Franken apologizes after woman says he groped her

 In Politics

Senate leaders in both parties have called for an Ethics Committee investigation of the Minnesota senator.

Updated


Sen. Al Franken (D-Minn.) apologized Thursday after a female broadcaster said the lawmaker groped and kissed her without her consent during a 2006 trip overseas.

Senate Majority Leader Mitch McConnell (R-Ky.) immediately called for an ethics investigation, and Franken vowed to cooperate.

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Multiple Democratic senators quickly broke with Franken after Leeann Tweeden, a radio anchor for Los Angeles’ KABC, wrote Thursday about the senator’s admitted misconduct. Tweeden described harassment by Franken while she and the comedian, then a host on liberal talk radio, toured the Middle East to entertain military personnel in 2006.

According to Tweeden, Franken crafted a performance skit during the trip to make the anchor kiss him against her will. “I felt disgusted and violated,” she said of the incident. “I tried to let it go, but I was angry.”

Tweeden wrote that after she returned from the overseas trip she discovered a picture of the senator groping her as she slept.

Tweeden’s allegations were published Thursday on the radio station’s website accompanied by a picture depicting Franken grabbing the anchor’s breast while she slept aboard a C-17 cargo plane as they departed from Afghanistan.

McConnell (R-Ky.) immediately called for the ethics committee to investigate, and Minority Leader Chuck Schumer (D-N.Y.) and Franken himself echoed the need for such a probe.

Some of Franken’s fellow Democrats readily shared their dismay at his actions as Tweeden’s story swept through the Capitol. A growing awareness of sexual harassment’s prevalence is propelling a push to overhaul Capitol Hill’s system for handling workplace misconduct complaints.

“I have every reason to believe Ms. Tweeden’s account,” Sen. Tammy Duckworth (D-Ill.) told reporters. “I think that women should be able to feel safe and free in their workplace, and if there are such allegations they should come forward.”

Sen. Tim Kaine (D-Va.) called Franken’s behavior “unacceptable,” adding that he believes Tweeden.

“Sexual harassment and groping are never okay,” Sen. Richard Blumenthal (D-Conn.) told reporters. “Sen. Franken will have to address the allegations in the article.”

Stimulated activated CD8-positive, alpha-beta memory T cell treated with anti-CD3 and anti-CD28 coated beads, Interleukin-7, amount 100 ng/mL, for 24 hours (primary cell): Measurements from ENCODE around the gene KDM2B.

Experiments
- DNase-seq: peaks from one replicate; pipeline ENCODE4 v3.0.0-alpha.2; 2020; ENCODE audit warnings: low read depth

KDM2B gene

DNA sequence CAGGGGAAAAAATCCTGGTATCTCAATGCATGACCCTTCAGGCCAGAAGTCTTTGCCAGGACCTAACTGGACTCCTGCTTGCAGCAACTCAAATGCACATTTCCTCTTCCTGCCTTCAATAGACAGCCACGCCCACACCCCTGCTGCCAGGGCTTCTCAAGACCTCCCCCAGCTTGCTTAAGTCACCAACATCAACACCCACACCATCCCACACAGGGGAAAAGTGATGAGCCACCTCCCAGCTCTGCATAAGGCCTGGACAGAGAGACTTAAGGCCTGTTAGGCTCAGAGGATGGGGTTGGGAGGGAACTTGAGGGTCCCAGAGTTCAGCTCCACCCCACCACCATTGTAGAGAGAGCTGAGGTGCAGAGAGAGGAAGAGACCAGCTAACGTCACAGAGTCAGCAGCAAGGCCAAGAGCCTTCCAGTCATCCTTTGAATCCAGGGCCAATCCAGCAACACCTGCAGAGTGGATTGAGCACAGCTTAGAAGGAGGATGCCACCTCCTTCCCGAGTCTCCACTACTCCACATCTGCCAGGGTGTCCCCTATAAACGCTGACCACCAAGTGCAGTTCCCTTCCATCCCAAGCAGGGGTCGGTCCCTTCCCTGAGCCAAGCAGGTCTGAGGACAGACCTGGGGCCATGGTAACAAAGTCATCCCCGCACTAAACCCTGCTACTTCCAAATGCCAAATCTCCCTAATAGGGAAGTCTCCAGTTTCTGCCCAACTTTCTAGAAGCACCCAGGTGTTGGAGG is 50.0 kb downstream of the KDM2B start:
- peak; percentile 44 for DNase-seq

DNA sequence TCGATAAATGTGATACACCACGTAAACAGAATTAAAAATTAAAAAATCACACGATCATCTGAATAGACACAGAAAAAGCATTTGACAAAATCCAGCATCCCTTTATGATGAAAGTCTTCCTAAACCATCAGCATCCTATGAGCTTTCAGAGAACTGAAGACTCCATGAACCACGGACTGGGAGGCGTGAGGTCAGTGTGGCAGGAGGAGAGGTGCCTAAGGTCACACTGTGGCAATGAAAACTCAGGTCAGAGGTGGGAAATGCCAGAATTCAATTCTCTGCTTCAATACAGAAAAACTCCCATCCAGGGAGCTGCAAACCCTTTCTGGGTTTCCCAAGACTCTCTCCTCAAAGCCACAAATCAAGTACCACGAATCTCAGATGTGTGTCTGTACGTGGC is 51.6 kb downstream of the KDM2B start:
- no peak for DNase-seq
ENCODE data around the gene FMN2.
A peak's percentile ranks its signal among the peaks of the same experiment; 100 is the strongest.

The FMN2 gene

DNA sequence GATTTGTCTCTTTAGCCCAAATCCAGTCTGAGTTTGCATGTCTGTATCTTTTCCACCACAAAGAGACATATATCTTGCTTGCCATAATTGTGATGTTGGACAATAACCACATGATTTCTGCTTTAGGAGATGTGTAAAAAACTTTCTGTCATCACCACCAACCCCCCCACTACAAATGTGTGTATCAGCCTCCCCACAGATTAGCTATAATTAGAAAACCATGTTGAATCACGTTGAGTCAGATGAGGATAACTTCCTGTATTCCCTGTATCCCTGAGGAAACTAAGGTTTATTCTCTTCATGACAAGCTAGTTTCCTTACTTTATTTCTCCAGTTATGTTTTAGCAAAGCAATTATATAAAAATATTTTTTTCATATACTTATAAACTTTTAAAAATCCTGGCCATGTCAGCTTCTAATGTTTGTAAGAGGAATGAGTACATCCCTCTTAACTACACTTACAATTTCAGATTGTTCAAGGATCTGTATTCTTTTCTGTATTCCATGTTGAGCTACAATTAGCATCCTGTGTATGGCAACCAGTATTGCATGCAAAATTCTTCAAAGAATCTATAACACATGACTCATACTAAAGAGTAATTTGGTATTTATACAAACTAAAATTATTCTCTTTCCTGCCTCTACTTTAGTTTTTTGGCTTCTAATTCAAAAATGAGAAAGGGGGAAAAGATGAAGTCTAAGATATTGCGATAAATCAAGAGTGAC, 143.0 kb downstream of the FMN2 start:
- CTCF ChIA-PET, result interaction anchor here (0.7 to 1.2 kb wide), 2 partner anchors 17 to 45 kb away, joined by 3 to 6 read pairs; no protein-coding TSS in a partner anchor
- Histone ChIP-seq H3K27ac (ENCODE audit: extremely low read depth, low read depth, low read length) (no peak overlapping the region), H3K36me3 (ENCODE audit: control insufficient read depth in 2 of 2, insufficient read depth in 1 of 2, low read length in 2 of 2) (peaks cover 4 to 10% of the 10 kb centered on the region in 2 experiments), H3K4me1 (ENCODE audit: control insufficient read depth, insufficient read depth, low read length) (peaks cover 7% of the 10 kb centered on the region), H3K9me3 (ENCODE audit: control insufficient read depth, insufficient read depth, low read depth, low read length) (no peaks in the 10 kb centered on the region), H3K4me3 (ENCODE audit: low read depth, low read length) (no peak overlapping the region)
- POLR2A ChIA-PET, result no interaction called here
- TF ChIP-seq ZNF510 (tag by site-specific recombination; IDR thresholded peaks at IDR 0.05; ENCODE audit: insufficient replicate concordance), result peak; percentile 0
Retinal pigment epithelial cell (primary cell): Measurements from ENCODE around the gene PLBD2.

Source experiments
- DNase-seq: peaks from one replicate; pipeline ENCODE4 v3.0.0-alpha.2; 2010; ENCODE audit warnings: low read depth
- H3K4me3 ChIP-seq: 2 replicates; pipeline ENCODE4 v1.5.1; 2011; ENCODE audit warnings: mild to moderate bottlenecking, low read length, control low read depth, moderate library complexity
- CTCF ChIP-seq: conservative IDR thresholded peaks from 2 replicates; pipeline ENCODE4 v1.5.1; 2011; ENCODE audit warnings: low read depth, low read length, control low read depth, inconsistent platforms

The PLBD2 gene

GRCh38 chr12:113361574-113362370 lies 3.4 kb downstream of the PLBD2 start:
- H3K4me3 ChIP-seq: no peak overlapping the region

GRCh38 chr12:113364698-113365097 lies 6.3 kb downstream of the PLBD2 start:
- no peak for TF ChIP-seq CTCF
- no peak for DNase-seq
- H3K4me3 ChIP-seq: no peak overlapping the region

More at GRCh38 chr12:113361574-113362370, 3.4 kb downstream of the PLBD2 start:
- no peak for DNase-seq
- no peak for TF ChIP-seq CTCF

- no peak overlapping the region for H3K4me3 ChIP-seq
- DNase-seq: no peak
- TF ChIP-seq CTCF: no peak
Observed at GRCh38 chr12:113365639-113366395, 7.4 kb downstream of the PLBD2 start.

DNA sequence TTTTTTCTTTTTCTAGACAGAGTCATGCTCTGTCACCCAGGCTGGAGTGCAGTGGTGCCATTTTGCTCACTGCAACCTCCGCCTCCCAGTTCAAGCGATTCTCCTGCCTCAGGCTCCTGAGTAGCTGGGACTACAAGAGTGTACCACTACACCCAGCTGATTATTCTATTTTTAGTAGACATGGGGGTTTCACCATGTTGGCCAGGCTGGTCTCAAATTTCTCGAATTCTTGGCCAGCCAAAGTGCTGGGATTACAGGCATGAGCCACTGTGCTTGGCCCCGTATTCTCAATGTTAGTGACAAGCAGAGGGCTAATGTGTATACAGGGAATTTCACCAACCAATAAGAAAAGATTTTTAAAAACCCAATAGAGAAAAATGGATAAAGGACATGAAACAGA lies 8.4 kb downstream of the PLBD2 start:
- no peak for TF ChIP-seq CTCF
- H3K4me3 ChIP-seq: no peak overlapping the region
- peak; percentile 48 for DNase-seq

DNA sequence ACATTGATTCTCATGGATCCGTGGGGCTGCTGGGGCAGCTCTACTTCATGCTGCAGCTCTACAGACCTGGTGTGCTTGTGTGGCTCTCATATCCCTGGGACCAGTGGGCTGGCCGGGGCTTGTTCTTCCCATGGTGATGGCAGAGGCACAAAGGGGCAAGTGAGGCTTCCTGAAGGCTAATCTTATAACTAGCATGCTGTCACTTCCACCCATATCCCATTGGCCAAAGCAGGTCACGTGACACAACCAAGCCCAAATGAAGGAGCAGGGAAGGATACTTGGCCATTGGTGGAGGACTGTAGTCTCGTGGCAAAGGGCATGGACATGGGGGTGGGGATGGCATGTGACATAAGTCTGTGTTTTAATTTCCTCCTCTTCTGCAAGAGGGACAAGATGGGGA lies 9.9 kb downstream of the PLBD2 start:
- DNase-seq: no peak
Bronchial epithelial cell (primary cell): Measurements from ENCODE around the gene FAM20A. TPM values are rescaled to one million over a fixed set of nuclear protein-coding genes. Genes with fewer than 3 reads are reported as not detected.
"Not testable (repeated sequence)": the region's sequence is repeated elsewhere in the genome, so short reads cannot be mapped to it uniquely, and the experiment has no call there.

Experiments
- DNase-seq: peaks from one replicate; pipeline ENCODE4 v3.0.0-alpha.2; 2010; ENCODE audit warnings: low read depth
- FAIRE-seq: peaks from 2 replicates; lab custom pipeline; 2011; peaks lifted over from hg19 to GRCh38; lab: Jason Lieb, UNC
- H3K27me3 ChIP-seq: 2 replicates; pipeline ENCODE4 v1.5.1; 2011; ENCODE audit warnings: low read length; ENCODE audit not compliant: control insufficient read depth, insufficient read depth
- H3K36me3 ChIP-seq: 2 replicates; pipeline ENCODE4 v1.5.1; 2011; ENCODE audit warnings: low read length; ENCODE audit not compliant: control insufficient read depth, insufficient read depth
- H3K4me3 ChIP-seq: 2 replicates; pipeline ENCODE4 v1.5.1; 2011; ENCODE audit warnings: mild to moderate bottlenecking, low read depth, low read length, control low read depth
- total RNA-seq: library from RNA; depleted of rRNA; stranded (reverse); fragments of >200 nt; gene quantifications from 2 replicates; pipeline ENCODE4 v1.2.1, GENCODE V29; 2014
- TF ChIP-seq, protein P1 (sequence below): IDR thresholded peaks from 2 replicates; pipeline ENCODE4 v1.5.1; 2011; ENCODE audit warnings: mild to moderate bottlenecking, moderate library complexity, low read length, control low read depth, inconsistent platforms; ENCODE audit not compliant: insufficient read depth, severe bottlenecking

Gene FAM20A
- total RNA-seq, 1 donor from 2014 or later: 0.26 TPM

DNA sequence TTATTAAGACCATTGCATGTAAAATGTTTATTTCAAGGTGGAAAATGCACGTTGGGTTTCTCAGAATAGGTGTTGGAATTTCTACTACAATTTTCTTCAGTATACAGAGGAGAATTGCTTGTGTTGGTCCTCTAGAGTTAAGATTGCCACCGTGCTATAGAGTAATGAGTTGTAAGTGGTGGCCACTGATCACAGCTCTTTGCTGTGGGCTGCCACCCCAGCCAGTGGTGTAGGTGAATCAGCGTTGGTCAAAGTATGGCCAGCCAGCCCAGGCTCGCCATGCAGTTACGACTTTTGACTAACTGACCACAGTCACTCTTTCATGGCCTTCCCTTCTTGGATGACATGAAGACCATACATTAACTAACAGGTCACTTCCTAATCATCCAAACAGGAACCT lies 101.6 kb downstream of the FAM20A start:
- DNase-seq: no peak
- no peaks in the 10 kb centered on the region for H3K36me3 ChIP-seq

The Franken allegations come as McConnell and GOP leaders continue to isolate Roy Moore amid multiple alleged cases of sexual harassment or misconduct by the Alabama Senate nominee. While many GOP senators initially qualified their condemnation of Moore’s behavior, suggesting they had yet to fully evaluate the assault charges against the Alabama Republican, the Democrats who spoke out against Franken’s actions on Thursday pointedly aligned with Tweeden’s story.

Sen. Kirsten Gillibrand (D-N.Y.), who is seeking GOP support for legislation that would broadly reform Capitol Hill’s sexual harassment policy, said that she believes Tweeden’s “deeply concerning” story.

“I feel very strongly that Roy Moore should not be a senator and I feel strongly that, if he is elected, that the Senate should have its own response to it,” Gillibrand told reporters. “I expect to hear more from Sen. Franken on this issue.”

Other Democrats declined to answer questions about Franken on Thursday or held off making a statement. Sen. Elizabeth Warren (D-Mass.), a frequent liberal ally of Franken, avoided questions from reporters, while Sen. Joe Manchin (D-W.Va.) said that he is “waiting to hear from Al.”

Sen. Chris Coons (D-Del.), vice chairman of the ethics committee, cited policy against weighing in on a matter before the panel, as did fellow committee members Sens. Jeanne Shaheen (D-N.H.) and Brian Schatz (D-Hawaii).

In his call for an ethics committee probe of Franken, McConnell said that “all credible allegations of sexual harassment or assault” should be investigated by the panel. “Regardless of party, harassment and assault are completely unacceptable — in the workplace or anywhere else,” the Kentucky Republican said.

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